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CD1 : Songs From The Living Room -- Buy here

WELLINGTON HEADS: Songs From The Living Room This is a fun, well presented offering featuring three musicians who "boast a proud musical pedigree" according to their bio. Neil worboys, Geoff Keith and Bill Wood are all instrumentalists, vocalists and songwriters of impressive standing who have been playing around Wellington for past 5 years. This disc, recorded at Wellington's Braeburn Studios, is a blend of rock, blues, folks, jazz and rock 'n' roll. There's lots of great guitaring, loads of great guitaring, loads of vocal harmonies and energy to spare! Joined by drummer Kieran Monaghan (and Bredan Davies-Patrick on two tracks), Wellington Heads sound like they know what they're doing and are having the times of their lives. The name of the CD was chosen as that was where the songs developed. It's refreshing to hear mature musicians playing with intensity of a teenage garage band but with finesse and style. The 11 original songs are well written, well recorded and well performed. Check them out next time you're in the Capital Available from Slowboat Records and Smoke CDs or c/160 Britomart St, Berhampore, Wellington. Peter Dent - New Zealand Musician (VOL 9 NO. 6 JUNE/JULY 2001.)



CD2 : Spin the Same -- Buy here

The Wellington Heads second album "Spin the Same"

Engineered and produced by Marcus Wilson and the Wellington Heads, this new album is a collection of "blue jazz" music recorded live to tape using vintage recording gear. Mostly originals, the music was recorded in two Wellington locations: Elizabeth St Chapel, a large old central city church, and at Breaker Bay Hall, right on the southern coast. Particular effort was made to capture not just the unique nature of the Wellington Heads music, but also the atmosphere of each of the venues. The music recorded this way encompasses the variety of line-ups of the band: from the quiet, intimate 3-piece of Neil, Geoff and Bill, through to the 6-piece line-up with additional members Nick van Dijk (trumpet, trombone), Damien Furlong (trombone) and Greg Harrison (drums), and all points in between.



CD3: Midnight Down in the Jungle -- Buy here

WELLINGTON HEADS: Midnight Down in the Jungle.


New Zealand Musician Vol. 12 No. 9 June/July 2006
Review


A full-on R&B opening track heralds a great album. These are a collection of original songs by vocalist and guitarist Neil Worboys, multi-instrumentalist Bill Wood, and bassist Geoff Keith. The album was recorded using vintage analogue gear, and may sound even better for it. Not too many tracks in and Im thinking Tom Waits not just for the sounds but for the diversity of styles and arrangements as well. Nice fat guitar sounds and punchy horns keep the vibrancy level high as we move through swing numbers and even some approaching rockabilly. The playing is slick and the band is tight, trumpeter Michael Taylor contributes some great horn arrangements (trumpet, sax and trombone). As good as this album is, you just know they're going to sound so much better live. - Mike Moroney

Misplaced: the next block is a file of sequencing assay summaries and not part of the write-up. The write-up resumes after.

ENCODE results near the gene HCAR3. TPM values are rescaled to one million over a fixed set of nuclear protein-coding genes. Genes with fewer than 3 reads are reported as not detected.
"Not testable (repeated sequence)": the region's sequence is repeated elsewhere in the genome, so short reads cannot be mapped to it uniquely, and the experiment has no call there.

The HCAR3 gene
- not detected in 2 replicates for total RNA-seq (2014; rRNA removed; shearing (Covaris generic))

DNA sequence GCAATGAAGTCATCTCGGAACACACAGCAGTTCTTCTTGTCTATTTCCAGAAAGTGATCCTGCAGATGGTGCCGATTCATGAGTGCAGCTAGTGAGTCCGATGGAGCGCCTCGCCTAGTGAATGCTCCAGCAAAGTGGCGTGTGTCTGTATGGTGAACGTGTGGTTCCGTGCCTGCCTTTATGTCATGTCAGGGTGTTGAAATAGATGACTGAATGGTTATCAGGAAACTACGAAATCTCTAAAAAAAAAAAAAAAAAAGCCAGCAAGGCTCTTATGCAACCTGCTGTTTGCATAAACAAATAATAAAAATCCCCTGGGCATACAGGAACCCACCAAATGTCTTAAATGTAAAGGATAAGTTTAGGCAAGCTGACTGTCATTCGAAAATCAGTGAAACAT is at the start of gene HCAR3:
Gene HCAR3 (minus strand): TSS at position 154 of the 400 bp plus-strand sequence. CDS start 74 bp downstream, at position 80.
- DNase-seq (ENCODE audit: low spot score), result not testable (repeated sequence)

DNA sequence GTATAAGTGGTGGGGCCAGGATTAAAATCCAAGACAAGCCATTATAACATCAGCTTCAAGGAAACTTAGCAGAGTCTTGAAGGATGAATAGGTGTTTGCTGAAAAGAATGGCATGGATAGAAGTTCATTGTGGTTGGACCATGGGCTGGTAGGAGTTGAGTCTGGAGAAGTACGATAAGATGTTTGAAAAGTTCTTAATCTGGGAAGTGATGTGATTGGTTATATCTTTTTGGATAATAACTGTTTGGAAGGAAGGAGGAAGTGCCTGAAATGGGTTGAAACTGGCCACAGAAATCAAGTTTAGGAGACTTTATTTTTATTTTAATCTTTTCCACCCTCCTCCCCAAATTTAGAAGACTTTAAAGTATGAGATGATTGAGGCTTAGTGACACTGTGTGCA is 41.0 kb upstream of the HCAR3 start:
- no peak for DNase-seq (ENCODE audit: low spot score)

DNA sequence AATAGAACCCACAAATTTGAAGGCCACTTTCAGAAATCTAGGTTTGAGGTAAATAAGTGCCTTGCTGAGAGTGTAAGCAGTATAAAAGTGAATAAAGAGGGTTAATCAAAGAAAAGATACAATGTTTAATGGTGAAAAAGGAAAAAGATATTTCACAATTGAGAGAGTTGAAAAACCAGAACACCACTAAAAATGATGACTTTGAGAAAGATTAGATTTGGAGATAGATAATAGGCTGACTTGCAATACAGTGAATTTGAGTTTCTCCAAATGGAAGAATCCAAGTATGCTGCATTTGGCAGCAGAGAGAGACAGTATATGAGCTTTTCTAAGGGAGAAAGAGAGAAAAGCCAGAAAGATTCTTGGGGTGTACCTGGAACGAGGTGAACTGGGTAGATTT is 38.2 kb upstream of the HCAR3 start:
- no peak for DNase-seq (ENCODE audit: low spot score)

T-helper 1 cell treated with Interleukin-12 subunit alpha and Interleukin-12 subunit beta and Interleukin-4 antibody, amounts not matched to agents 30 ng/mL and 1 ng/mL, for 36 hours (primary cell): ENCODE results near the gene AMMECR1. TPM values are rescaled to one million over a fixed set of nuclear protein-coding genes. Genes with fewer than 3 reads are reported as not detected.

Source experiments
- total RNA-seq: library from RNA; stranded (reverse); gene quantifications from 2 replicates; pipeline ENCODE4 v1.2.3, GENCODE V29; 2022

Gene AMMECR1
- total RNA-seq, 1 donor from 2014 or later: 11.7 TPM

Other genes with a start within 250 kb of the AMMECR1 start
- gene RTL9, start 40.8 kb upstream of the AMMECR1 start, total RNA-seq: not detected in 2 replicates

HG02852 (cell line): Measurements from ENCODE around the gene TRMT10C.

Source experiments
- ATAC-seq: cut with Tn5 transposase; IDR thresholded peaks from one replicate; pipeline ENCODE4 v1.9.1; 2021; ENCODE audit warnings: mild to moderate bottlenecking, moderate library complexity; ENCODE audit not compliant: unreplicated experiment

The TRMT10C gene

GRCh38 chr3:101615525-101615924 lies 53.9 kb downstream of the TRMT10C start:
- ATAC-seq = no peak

WELLINGTON HEADS: A Night on the Town


Review-NZ Musician Vol 15 No. 1 June/July 2009

By Bing Turkby


Smoky bluesy jazz (and more) from a core trio of accomplished Wellington musicians, with various talented friends roped in to add pizzazz. In just the first three tracks you get an idea of the scope of the songwriting skills of the core members Neil Worboys, Bill Wood and Geoff Keith. It goes from Calloway-style scat, a brisk rhythm and hot guitar and sax solos, to ‘baby-done-left-me’ slow blues territory, and then into a doo-wop intro and the big band swing feel of Hot Blue Jazz. The album is divided into sides one and two, complete with vinyl-meets-needle crackle at the start and finish. The band felt they had two strong sets to present and I agree. The end of Side 2 is an eerie ’60s country-pop number where the narrator’s lover takes off with a trombone player from the Manawatu. Crikey, that’s pretty specific! I’m off home to hide my horn (as it were…). The song has a great Some Velvet Morning atmosphere with haunting horns and tremolo guitar. In The Palace of Dreams is all Italian lounge, complete with what I assume are actual Italian lyrics, and not just a collage of words like ‘paparazzi’. Dreamy trumpet solos intertwine with wispy slide guitar. Alan Norman takes a Louisiana-style accordion solo on Over This Line – bravo! And what a beautifully anguished sax solo on the Waits-esque title track – I think that’s Jabin Ward. The playing here is top-level at all times, the Heads sound like they would indeed show you a great night on the town.